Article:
Of more immediate impact on 13,000 students is the ramping up of the district’s distance-education infrastructure, which kicks in on Monday, March 30. The district is developing that plan. According to Katie Hansen, president of the teachers union, teachers are expected to work on March 26 and 27 whether from home or from their classrooms on the plan, with support from the district’s technology department.
“Once virtual instruction begins, we need to be cognizant of instructional seat time for students,” Hansen wrote teachers on Wednesday. “For example, if you typically teach reading for 90 minutes daily, there should be an equivalent of 90 minutes worth of instruction/student work provided virtually. I have asked the District to create some type of tutorial for parents to support our students in primary grades in using Schoology.” Hansen told teachers that she expects the school year to stay within its current calendar. The school year is scheduled to end the last week of May.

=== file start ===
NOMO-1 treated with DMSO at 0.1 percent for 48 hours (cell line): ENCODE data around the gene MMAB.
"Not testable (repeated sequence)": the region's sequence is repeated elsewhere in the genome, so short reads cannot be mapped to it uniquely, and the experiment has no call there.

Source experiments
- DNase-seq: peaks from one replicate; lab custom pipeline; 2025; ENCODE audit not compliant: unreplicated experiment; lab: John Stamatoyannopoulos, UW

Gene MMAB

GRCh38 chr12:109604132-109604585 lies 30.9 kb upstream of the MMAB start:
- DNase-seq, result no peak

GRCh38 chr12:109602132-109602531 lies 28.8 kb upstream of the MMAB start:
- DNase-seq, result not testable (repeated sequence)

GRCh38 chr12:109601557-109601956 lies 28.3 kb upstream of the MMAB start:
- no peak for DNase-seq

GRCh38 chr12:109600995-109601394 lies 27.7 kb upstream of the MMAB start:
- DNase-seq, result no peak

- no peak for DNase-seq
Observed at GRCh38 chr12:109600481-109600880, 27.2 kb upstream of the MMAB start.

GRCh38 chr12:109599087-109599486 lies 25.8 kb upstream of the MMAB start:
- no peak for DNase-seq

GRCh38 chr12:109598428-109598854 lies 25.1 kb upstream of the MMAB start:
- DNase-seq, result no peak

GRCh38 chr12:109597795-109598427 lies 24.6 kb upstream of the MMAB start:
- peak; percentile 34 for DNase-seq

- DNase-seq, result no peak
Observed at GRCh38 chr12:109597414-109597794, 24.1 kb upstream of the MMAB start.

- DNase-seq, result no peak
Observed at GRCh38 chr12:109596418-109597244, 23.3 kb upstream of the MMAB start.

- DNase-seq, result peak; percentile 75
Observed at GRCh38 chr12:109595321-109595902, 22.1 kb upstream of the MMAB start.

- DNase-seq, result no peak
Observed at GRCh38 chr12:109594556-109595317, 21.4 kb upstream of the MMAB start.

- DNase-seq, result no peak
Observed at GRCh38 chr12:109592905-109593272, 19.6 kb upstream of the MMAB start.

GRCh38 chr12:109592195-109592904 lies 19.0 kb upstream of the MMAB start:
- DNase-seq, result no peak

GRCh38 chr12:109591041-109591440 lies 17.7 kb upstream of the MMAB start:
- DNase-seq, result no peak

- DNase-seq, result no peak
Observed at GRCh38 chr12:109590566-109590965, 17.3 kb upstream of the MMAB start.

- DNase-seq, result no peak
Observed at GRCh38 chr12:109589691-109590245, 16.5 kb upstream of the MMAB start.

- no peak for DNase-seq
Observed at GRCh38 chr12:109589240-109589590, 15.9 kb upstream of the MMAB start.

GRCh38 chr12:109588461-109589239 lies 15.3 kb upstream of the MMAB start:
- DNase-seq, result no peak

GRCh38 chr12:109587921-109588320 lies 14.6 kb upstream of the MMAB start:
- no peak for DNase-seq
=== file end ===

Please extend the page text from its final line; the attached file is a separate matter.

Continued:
“This is not ideal for everybody,” Wheeler said. “The message is, come March 30 and everybody turns on their computers, is it going to be a seamless transition? No, it’s not. We’re realistic, there are going to be some bugs. Your plan is great until you have to put it in action, and you have to account for everything. We are learning from day one, and there’s got to be a learning curve both for our staff and our families.” He said the district is confident in the system it’ll have in place–the capabilities of its decorated technology department are well documented–but he cautioned: “I don’t think that what we’ll be doing on the 30th is going to be the same as say, April 10, because we’ll all get better.”
Students in the International Baccalaureate program (IB), in Advanced Placement classes (AP) and in the Ace program also need not worry: the state department of education is working with all three organizations to extend deadlines, while the IB organization has already issued reassuring directives to students around the world from its Geneva headquarters.